Prime Minister Justin Trudeau met with Montreal Mayor Denis Coderre on Tuesday morning, after interim Conservative Leader Rona Ambrose called Coderre's remarks about the Energy East pipeline "insulting" and said they threaten national unity.
The meeting between the prime minister and the former Liberal cabinet minister was held at Montreal City Hall. A range of topics, including Energy East, was on the agenda.
Speaking to reporters after, Trudeau said it's not up to the federal government to push for certain pipeline projects, but he was focused on putting in place a clear process for assessing the proposal.
Coderre said the city would participate in this process and stressed the need to strike the right balance between economic and environmental concerns.
Ambrose said Monday that Quebec-based opposition to the west-to-east pipeline project is reminiscent of a time when Trudeau's father was in office.
"I'll tell you that I'm hearing from Albertans, and people in Saskatchewan, that this is just like the [National Energy Program]. That's what they say," Ambrose told reporters Monday, the day Parliament returned for its winter sitting after a prolonged Christmas break.
Coderre, and 81 other mayors from surrounding municipalities, came out against TransCanada's pan-Canadian pipeline project last week — which would convert an existing natural gas pipeline to one transporting crude oil — setting off a war of words with political leaders in the West.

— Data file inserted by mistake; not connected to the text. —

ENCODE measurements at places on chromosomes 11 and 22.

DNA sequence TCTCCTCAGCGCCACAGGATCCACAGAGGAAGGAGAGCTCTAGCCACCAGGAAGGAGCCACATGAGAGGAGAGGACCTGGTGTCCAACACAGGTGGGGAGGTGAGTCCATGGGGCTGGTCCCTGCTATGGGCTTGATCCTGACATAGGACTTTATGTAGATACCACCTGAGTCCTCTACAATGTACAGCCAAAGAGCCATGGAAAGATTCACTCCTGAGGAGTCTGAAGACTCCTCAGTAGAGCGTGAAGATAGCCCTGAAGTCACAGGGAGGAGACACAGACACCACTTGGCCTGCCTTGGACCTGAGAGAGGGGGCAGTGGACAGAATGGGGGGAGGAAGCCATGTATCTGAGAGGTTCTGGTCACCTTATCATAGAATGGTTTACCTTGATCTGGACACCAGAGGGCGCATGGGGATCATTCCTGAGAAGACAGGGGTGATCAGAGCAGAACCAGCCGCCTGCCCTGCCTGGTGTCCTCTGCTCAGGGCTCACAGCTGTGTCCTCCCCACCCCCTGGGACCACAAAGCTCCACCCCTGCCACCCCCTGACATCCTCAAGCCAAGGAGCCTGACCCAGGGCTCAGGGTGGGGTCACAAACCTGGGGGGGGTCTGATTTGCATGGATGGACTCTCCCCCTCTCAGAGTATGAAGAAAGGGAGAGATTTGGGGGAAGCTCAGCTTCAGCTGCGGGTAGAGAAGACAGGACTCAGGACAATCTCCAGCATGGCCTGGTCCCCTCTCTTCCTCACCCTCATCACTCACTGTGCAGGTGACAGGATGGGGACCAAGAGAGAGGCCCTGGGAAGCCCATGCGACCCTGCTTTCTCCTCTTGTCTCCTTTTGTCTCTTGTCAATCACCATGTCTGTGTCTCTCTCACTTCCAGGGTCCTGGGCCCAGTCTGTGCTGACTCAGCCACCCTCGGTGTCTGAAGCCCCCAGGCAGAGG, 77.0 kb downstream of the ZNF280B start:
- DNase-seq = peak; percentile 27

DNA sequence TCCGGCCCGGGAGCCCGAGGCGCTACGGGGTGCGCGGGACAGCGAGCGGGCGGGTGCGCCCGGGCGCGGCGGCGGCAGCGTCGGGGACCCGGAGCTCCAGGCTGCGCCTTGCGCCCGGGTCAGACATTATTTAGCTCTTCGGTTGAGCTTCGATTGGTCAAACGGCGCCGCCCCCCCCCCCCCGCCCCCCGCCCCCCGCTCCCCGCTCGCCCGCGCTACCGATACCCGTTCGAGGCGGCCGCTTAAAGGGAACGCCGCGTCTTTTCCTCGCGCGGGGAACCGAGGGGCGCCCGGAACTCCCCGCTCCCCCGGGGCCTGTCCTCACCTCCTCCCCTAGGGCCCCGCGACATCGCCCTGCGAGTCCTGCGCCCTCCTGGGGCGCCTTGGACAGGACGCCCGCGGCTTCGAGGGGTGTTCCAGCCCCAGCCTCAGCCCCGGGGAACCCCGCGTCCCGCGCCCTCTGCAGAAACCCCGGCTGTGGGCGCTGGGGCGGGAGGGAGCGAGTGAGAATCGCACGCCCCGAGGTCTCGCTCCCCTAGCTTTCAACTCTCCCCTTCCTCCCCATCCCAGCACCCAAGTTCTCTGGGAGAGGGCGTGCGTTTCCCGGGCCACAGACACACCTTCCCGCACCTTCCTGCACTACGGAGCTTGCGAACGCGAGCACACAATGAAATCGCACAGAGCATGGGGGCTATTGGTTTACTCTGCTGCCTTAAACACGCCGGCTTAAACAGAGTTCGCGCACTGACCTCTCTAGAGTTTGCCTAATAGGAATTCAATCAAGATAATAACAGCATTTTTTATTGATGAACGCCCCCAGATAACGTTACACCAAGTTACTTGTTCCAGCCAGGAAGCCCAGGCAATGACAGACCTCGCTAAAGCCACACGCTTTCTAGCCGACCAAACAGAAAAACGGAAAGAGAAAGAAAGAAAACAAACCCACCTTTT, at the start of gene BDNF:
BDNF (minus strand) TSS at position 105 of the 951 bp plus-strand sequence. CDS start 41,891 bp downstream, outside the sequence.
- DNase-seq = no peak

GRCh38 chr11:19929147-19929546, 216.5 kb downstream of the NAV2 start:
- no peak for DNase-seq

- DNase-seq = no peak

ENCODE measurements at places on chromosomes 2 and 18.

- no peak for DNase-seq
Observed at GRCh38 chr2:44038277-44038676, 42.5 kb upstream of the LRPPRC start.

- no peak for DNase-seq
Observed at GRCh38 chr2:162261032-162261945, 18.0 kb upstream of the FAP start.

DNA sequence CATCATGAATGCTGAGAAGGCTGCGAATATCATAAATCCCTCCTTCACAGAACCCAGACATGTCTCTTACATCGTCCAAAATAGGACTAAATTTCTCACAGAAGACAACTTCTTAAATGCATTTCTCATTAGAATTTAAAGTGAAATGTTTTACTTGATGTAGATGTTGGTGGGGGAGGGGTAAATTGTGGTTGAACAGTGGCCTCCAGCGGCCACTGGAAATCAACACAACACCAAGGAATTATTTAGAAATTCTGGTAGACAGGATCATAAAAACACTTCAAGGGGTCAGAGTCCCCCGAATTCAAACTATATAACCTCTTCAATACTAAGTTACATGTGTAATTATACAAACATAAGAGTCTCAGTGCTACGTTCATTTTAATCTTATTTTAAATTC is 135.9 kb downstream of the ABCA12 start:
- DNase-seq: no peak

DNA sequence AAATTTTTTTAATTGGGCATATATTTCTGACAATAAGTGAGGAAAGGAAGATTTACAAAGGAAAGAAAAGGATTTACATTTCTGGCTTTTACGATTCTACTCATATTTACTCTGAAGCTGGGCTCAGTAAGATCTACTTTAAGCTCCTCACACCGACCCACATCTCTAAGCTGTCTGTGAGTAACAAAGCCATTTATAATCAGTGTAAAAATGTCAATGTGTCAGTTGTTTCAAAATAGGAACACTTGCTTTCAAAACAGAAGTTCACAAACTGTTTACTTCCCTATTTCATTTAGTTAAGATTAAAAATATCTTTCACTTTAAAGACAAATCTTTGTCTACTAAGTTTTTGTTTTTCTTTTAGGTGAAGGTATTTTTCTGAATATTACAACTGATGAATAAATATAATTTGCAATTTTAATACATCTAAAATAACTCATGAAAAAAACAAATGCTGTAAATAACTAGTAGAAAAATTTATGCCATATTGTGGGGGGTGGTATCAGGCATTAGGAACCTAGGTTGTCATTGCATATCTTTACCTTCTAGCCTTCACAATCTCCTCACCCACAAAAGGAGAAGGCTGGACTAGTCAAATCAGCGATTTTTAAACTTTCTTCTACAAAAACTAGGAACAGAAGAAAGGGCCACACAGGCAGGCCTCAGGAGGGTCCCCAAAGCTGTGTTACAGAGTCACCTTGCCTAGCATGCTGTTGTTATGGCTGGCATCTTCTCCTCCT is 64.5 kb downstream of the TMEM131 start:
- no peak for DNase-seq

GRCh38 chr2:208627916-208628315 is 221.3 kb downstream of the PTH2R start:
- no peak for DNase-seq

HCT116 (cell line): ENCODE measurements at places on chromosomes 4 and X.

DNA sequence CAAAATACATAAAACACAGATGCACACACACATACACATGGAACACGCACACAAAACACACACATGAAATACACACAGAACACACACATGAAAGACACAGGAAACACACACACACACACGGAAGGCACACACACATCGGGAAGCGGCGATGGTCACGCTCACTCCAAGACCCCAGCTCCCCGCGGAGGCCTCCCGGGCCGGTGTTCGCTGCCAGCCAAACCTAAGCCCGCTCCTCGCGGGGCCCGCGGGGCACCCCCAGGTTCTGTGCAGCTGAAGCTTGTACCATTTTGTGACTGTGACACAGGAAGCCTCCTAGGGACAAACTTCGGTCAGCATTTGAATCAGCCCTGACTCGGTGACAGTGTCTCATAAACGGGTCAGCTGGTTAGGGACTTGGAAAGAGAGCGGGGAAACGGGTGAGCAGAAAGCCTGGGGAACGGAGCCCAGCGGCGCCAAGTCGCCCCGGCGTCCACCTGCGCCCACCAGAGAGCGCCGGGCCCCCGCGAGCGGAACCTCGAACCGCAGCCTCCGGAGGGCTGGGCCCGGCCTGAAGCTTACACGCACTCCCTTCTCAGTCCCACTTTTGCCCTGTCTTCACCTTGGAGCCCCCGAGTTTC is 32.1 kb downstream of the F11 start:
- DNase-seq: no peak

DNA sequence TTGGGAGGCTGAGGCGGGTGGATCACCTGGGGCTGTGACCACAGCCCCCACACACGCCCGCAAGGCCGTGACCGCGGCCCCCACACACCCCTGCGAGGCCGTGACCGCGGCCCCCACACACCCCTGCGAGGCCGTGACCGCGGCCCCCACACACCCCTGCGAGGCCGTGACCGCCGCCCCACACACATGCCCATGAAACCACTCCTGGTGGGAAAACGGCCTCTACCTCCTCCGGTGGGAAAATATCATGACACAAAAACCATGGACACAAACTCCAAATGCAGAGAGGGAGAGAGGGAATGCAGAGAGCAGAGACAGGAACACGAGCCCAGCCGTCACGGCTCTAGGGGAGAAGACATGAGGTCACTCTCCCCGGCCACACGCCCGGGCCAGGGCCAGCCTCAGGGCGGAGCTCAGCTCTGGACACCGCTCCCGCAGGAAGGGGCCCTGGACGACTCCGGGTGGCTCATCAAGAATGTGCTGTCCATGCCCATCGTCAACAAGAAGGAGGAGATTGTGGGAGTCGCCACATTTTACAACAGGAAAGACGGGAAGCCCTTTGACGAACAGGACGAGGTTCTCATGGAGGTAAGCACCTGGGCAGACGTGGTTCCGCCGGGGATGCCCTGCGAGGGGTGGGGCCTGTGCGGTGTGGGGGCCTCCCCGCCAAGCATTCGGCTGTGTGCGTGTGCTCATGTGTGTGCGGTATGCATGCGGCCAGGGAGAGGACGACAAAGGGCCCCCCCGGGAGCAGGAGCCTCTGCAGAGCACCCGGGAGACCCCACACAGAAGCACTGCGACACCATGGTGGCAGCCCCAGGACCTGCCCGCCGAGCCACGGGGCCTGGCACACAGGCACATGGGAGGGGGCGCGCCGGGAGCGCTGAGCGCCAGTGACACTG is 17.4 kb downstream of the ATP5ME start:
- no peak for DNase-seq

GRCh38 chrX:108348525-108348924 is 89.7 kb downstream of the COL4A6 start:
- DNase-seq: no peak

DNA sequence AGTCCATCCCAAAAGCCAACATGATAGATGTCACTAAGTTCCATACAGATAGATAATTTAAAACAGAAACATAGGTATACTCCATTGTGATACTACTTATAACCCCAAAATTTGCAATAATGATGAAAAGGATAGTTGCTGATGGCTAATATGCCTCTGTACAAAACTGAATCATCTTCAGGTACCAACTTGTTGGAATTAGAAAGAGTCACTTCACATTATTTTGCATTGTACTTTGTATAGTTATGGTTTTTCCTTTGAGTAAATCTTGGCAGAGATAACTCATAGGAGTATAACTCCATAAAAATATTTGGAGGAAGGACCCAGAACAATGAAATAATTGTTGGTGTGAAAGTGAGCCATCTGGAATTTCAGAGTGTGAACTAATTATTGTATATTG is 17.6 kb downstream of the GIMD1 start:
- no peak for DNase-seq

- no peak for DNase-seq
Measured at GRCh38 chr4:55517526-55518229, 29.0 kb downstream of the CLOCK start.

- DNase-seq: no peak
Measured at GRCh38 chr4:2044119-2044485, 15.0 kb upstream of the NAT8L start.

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"This is just like back in the 1980s when the last government opposed, put strict measures in place that deflated the Alberta, Saskatchewan and B.C. economy," Ambrose said of former prime minister Pierre Trudeau's attempt to nationalize parts of the oil and gas sector, and levy larger taxes on producers.
"My concern is ... this is affecting national unity," Ambrose said, adding that some Westerners feel betrayed by Quebecers after shouldering the burden of equalization payments Quebec has relied on for decades.
Ambrose doubled down on her criticism in question period, while taking aim at the prime minister's trip to Davos for the World Economic Forum last week.
"The prime minister should stop using his cellphone for selfies with Leo DiCaprio and pick it up and call Denis Coderre to fight for natural resource jobs," Ambrose said, reminding the prime minister that more than 100,000 people have already lost their jobs in the energy sector.
"Does [Trudeau] understand his lack of leadership on this issue is creating divisions in the country?"
Trudeau batted away the question, telling the Tory leader it was unreasonable to expect his government to greenlight a pipeline project in such a short time frame.
"It's interesting Mr. Speaker that the members opposite are criticizing us for not getting done in 10 weeks what they were unable to do in 10 years.
"We are working very, very hard right across the country with municipal leaders, with provincial leaders, to make sure we're creating the social license, the oversight, the environmental responsibility and the partnership with communities to get our resources to market in a responsible way," Trudeau said.